In today’s talk, Martin will be examining the notion that hypnosis can be used to get people to remember past lives, a phenomenon taken by many as evidence of reincarnation.

Robert Teszka: Mind and Magic

Robert Teszka is a cognitive psychologist, magician, science promoter, and massive geek. He uses the techniques of misdirection to study the psychology of attention and awareness at Goldsmiths University, and has travelled internationally to give lectures on the surprising insights of cognitive psychology.

Mind and Magic is a talk about how our own minds deceive us as readily as any magician, and how magician's tricks can help us understand our minds a bit better. Expect a curated collection of demonstrations, experiments, and original research - and perhaps a magic trick or two - as Rob attempts to convince you that sometimes, you just can't trust your own mind.

Image credit maltesen flickr. Creative commons.


Rick Warden said…
>Come and hear some of the world’s leading experts explain how our minds can distort and deceive...

- That's very interesting, I just wrote a post touching on this very subject at my blog. It's entitled,

"How Logic Helps to Reveal Spiritual Blindness"

One of the main points relates to how you did not address "the central argument" of The God Delusion (as defined by Dawkins)in your entire 1.5 hour video-taped assessment of the book.

I'd like to offer you an opportunity, Stephen, to point out where in the 1,5 hour video, or any other video there, where you assessed Dawkins' six-point central argument and the logic thereof. It seems that somehow you were blinded to its very existence. Here are the relevant links:

How Logic Helps to Reveal Spiritual Blindness

Remember When WL Craig Refuted The God Delusion?

Stephen Law said…
Yes, blinded by sin.
Rick Warden said…
Perhaps a love for sin is a key factor. That may be so.

In any event, are you willing to admit, Stephen, that throughout the course of a 1.5 hour presentation on the strengths and weaknesses of The God Delusion you did not once address Dawkins' "central argument" as defined by Dawkins himself?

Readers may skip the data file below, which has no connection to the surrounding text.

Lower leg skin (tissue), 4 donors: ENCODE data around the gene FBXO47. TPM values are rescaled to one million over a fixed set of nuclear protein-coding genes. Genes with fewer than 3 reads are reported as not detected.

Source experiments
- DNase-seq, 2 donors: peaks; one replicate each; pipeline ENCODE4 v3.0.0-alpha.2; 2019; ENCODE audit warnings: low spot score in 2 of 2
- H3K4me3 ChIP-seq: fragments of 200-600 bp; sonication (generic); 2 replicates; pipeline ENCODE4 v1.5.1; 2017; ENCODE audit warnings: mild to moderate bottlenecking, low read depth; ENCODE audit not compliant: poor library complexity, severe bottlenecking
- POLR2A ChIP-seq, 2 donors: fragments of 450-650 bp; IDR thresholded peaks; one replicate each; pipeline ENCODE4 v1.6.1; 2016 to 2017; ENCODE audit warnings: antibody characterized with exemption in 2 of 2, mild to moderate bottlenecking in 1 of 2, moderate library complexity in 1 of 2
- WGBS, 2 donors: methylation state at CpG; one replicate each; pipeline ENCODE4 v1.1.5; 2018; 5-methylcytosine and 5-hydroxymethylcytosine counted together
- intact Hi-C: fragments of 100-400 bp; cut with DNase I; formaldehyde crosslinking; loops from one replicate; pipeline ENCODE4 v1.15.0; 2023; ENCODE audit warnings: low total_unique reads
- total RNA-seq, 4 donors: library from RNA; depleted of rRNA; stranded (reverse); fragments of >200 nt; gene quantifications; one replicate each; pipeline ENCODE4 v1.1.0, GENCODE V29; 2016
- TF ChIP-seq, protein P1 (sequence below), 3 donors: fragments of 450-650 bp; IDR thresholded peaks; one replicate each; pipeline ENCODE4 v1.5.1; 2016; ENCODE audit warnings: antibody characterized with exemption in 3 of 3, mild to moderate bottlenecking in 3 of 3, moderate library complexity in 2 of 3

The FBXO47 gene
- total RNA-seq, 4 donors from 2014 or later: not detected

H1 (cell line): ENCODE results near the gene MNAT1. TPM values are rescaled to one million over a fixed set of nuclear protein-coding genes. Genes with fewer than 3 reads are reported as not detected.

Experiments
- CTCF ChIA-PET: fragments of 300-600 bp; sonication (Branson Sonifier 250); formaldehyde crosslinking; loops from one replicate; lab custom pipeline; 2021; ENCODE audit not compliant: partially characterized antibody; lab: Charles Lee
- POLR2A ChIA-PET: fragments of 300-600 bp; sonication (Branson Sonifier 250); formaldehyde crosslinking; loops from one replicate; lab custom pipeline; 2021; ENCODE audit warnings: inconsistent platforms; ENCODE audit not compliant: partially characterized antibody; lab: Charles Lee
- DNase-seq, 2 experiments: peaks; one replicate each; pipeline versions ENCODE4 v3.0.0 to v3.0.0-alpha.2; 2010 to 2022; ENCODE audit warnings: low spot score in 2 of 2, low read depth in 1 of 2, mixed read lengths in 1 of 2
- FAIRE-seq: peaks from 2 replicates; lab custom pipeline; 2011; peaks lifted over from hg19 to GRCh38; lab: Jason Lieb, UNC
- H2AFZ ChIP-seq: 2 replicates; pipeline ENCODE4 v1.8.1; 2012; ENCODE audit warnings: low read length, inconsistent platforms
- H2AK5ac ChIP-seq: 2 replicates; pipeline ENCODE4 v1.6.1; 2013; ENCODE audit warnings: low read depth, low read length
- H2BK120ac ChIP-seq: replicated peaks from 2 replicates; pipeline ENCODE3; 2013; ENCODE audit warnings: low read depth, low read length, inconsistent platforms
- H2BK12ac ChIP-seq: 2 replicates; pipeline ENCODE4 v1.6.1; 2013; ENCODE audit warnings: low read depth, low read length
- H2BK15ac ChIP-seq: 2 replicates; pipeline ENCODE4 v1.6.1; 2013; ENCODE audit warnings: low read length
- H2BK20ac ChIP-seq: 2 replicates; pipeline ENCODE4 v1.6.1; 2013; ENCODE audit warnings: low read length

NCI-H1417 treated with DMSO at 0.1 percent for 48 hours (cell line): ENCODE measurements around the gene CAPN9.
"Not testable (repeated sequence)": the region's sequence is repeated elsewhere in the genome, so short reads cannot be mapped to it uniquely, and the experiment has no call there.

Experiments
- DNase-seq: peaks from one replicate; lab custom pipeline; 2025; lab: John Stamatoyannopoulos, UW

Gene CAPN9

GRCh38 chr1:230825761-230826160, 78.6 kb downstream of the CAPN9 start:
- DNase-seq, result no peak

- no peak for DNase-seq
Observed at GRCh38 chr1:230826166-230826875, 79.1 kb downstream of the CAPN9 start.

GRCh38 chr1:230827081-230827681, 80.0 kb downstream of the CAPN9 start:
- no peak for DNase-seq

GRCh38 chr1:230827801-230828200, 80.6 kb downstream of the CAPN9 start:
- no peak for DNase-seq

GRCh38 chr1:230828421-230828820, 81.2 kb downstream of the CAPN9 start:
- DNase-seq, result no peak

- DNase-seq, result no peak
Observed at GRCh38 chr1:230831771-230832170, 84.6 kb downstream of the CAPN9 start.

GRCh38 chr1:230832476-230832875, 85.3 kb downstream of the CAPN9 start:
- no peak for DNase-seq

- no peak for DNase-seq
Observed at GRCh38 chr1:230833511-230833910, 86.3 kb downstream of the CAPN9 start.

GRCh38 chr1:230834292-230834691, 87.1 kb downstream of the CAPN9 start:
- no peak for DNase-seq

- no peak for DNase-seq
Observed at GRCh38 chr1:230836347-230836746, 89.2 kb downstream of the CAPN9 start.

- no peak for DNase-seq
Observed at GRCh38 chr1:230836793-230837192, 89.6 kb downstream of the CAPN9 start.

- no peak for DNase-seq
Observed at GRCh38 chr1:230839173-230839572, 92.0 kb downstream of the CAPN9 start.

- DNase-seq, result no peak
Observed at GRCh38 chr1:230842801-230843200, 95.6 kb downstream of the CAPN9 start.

"This chapter has contained the central argument of my book, and so, at the risk of sounding repetitive, I shall summarize it as a series of six numbered points."

Can you admit that? Or, can you provide a reference to a point in the recorded video when you did assess Dawkins' six point central argument?

Stephen Law said…
No Rick you can sod off.
Rick Warden said…
That does not seem to be a very moral answer.

If you've made a mistake that helps to mislead people and someone points it out, wouldn't the moral choice be to admit that you've made a mistake and let people know?
Rick Warden said…

1. If Law is familiar with "textbook" requirements for logical arguments, why did he tell me any "various forms" of his argument "out there" would be valid?

2. If law could supposedly present a logically valid version of his argument, "a textbook version" why didn't he provide it initially as support for his own argument?

3. If Law is familiar with "textbook" requirements for logical arguments, why does he turn Dawkins' own argument into a straw-man prose-style version?

The most obvious explanation to these questions is that Law is avoiding reliable logical evaluations in his own thought processes.

Law is apparently quite comfortable in a state of illusion.
Stephen Law said…
Hi Rick